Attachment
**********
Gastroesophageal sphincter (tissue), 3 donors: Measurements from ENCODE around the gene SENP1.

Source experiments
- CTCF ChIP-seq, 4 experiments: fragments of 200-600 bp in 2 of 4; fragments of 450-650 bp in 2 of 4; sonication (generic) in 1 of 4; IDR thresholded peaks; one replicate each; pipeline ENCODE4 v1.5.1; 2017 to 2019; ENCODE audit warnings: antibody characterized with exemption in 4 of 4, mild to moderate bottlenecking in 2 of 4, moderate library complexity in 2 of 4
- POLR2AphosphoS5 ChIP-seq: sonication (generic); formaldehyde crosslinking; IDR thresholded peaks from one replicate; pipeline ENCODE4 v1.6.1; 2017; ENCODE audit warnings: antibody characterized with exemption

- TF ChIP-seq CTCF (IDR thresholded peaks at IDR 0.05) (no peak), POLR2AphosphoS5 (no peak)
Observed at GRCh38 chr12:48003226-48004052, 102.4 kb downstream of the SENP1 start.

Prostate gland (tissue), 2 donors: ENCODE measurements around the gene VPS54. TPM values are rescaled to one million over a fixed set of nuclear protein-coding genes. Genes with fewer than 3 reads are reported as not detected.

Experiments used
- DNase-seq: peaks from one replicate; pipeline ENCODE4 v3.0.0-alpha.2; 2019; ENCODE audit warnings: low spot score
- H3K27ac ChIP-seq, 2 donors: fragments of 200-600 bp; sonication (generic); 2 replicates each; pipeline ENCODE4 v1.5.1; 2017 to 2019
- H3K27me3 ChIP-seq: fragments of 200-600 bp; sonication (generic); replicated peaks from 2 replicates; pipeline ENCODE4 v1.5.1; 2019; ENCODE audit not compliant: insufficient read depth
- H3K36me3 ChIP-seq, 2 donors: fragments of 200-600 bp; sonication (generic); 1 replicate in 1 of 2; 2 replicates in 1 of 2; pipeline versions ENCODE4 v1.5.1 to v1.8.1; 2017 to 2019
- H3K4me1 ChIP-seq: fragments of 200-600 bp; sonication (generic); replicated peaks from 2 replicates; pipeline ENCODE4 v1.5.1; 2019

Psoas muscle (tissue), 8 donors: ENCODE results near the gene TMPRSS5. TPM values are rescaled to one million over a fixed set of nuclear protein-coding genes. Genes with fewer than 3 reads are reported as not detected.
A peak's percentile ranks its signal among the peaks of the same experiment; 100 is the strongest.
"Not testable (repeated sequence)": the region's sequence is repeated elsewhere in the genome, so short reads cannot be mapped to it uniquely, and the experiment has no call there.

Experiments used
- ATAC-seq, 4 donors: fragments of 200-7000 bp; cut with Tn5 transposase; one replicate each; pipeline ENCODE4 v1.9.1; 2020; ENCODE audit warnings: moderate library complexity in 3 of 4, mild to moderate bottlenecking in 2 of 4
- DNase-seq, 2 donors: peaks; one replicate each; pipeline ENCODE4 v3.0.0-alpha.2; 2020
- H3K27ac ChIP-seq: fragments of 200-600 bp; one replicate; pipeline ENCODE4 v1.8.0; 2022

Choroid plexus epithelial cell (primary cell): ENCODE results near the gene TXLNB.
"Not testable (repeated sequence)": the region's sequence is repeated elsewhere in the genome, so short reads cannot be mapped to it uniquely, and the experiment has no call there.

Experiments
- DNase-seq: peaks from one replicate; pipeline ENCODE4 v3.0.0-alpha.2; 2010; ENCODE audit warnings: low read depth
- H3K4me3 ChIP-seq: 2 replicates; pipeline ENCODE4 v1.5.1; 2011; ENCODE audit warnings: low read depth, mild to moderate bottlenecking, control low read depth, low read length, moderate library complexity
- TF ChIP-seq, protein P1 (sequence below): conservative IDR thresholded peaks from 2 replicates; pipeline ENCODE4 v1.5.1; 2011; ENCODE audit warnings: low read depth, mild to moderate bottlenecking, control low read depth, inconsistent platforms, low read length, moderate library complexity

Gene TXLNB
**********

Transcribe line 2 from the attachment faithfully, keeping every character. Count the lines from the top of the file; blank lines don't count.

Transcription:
Source experiments